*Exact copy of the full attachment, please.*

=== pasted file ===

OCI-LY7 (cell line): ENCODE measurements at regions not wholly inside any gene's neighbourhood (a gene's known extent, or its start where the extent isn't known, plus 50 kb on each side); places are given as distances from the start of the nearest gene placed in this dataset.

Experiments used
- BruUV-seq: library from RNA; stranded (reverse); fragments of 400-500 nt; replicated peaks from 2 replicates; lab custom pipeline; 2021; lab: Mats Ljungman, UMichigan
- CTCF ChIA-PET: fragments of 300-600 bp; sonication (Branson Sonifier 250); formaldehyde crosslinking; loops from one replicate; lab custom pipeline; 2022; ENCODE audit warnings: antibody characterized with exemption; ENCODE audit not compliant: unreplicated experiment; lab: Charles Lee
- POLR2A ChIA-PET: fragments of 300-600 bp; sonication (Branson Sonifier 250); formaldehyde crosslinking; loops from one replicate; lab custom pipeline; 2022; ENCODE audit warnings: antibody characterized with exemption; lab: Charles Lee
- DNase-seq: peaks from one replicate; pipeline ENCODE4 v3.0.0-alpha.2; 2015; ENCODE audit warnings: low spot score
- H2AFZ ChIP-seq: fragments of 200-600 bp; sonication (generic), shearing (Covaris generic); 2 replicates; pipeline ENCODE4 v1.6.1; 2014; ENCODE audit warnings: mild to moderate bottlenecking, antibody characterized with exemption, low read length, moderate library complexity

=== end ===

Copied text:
OCI-LY7 (cell line): ENCODE measurements at regions not wholly inside any gene's neighbourhood (a gene's known extent, or its start where the extent isn't known, plus 50 kb on each side); places are given as distances from the start of the nearest gene placed in this dataset.

Experiments used
- BruUV-seq: library from RNA; stranded (reverse); fragments of 400-500 nt; replicated peaks from 2 replicates; lab custom pipeline; 2021; lab: Mats Ljungman, UMichigan
- CTCF ChIA-PET: fragments of 300-600 bp; sonication (Branson Sonifier 250); formaldehyde crosslinking; loops from one replicate; lab custom pipeline; 2022; ENCODE audit warnings: antibody characterized with exemption; ENCODE audit not compliant: unreplicated experiment; lab: Charles Lee
- POLR2A ChIA-PET: fragments of 300-600 bp; sonication (Branson Sonifier 250); formaldehyde crosslinking; loops from one replicate; lab custom pipeline; 2022; ENCODE audit warnings: antibody characterized with exemption; lab: Charles Lee
- DNase-seq: peaks from one replicate; pipeline ENCODE4 v3.0.0-alpha.2; 2015; ENCODE audit warnings: low spot score
- H2AFZ ChIP-seq: fragments of 200-600 bp; sonication (generic), shearing (Covaris generic); 2 replicates; pipeline ENCODE4 v1.6.1; 2014; ENCODE audit warnings: mild to moderate bottlenecking, antibody characterized with exemption, low read length, moderate library complexity